This is definitely the Season of the Midi, which involves a whole new set of fashion rules. Midis look best without an inch of leg showing, which means either long tight-fitting boots to take over where the midi finishes, or coloured tights matching clumpy-heeled shoes. So keep gulping; daily doses will keep you in the pink, fashion wise.
Aside from all the dreamy autumnal clothes and the fact that the blonde model is Charlotte Martin, it’s so lovely to see Terry de Havilland’s early and legendary three-tier wedges. As so often with Terry’s shoes, they are erroneously credited to the stockists (here ‘Jolly Boy’), but it’s still lovely to see them.
Down-town Mo Bay is a riot of colour. Houses are made of wood and painted red, blue, green or yellow. There’s a different colour at every step, so a walk down any street is quite an experience. Then there’s the soul music which blasts out of every shop, so you’ve got to look cool. Hence our choice of fun clothes to catch the eye even with all that competition.
Michael Szell is the Hungarian fabric designer who is introducing Iran to London via a new collection of designs, taken up by Thea Porter for her romantic and ravishing evening dresses. His own bedroom, opposite, is in rich emerald, turquoise and brown arabesqued linen, cool and grand by day but rich and warm by electric light, with 18th-century Eng-lish paintings and mirrors. His drawing-room, below, is turquoise with brilliant Persian prayer mats colouring the walls, 18th-century English botanical china, and a mixed forest of hyacinth and growing orchids, later bluebells and orchids. Iran runs through Michael Szell’s life like a thread. He began to visit friends and connections there while he was still a child, used every possible holiday to get there while he studied economics at Aberystwyth University, and later when he worked with Sir Nicholas Sekers. His love for Persian ceramics, buildings and woven carpets developed into a passion for early Islamic art in its formal, random, asymmetric period before it came to represent life in the 19th-century : a passion culminating in his opening his own furnishing fabric showrooms at 47 Sloane Avenue. He began selling silk signature scarves to Henri Bendel of New York in 1969 and has just produced his new Persian collection of fabrics. Thea Porter asked him to print his designs onto silk chiffon for her and made them in flowing evening dresses with yards of floating sleeve and skirt.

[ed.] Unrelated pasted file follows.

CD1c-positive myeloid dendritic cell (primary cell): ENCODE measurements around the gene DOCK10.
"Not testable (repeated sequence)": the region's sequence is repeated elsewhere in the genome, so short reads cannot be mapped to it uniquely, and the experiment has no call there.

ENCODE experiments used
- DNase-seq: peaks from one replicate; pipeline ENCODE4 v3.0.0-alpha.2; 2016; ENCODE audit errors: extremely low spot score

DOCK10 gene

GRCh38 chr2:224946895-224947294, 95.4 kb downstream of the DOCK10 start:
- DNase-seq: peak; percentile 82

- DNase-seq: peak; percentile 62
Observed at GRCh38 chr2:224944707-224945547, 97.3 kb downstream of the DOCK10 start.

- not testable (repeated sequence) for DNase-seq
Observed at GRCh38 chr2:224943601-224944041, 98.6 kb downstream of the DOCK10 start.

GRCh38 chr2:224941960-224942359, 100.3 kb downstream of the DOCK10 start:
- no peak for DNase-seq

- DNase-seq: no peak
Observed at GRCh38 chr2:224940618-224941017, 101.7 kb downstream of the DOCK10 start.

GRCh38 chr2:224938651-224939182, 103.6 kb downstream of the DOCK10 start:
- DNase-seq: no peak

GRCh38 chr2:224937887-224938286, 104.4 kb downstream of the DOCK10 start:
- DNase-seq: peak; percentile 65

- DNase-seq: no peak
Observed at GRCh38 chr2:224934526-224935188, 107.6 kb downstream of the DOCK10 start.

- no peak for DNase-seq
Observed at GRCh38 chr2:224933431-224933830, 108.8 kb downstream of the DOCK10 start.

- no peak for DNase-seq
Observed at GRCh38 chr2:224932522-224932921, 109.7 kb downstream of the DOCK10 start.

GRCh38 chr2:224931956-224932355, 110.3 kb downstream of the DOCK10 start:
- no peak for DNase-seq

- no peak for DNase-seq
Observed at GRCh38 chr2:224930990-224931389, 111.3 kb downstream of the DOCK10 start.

For the coronation of the Shahanshah and the Empress of Iran, Michael Szell designed curtains, chair-fabrics and an entire state banquet for the Golestan Palace. He has been asked again to help with the decorations for the great October celebrations—the twenty-fifth centenary of the founding of the Persian Empire. He will contribute designs for the interiors of houses and for some of the 500 tents that are planned, with their own marble bathrooms, for the royal and distinguished guests who will take part in the celebrations at Persepolis, the ruined city and ancient capital.
Mr Szell has also been asked to provide the fabrics for all the palace sets in the new Universal film Mary, Queen of Scots, starring Vanessa Redgrave as Mary and Glenda Jackson as Elizabeth. He has an unrealised ambition to produce an absolutely modern collection of very cheap fabrics “from chair covers to plastic shower curtains”.
There is nothing formal about these clothes even though a few years ago most people would have thought they were. They look exotic because the fabrics are either Eastern, or mixtures of Twenties silks and chiffons. Everything is quite simply cut and easy to wear; it is only the fabric combinations that are elaborate. There are many women who don’t like to admit, even to themselves, that clothes are of any importance in their lives — just because they are not striding around in shorts doesn’t mean that they lack style, they just don’t want to be instantly pigeon-holed by what they wear. The clothes shown here are perfect for all those women who “don’t care about fashion”.
Report by Valerie Wade.
Photographed by Sasha.
Scanned from The Sunday Times Magazine, April 4th 1971.
Take some bright reds, greens, yellows, pinks and blues – and blend them with spots and stripes, ribbons and frills. Add bangles, bead ribbons and flowers and finish off with sexy, high heeled shoes. You’ll be the star attraction… We chose some Italian designs from our favourite Italian company, Daily Blue. These are pricey but highly original, so that even if you can’t afford them you can profit from the idea.
For a Sunday by the river . . . just looking your prettiest. Snowy-white dress in broderie Anglais with a wide, square neckline, puff sleeves -a very demure air about it. By Simon Ellis, 72gns. Wide-brimmed hat in fine white straw by Otto Lucas, 88s. White organza parasol, to order from Harrods, 6 2 gns. White tights by Mary Quant, 18s : 11d. Paisley cushions and old-fashioned quilt from Cornucopia. More prettiness how-to : Almay’s range of hypo-allergenic make-up, specially formulated for difficult skins that usually don’t like any make-up at all. Soft Ivory Liquid Make-up, matching powder. Eye Shadow Aqua, Charcoal Brown Mascara; Pink Pecan Colour Moist Lipstick, And, a summertime scent, Mademoiselle Ricci by Nina Ricci.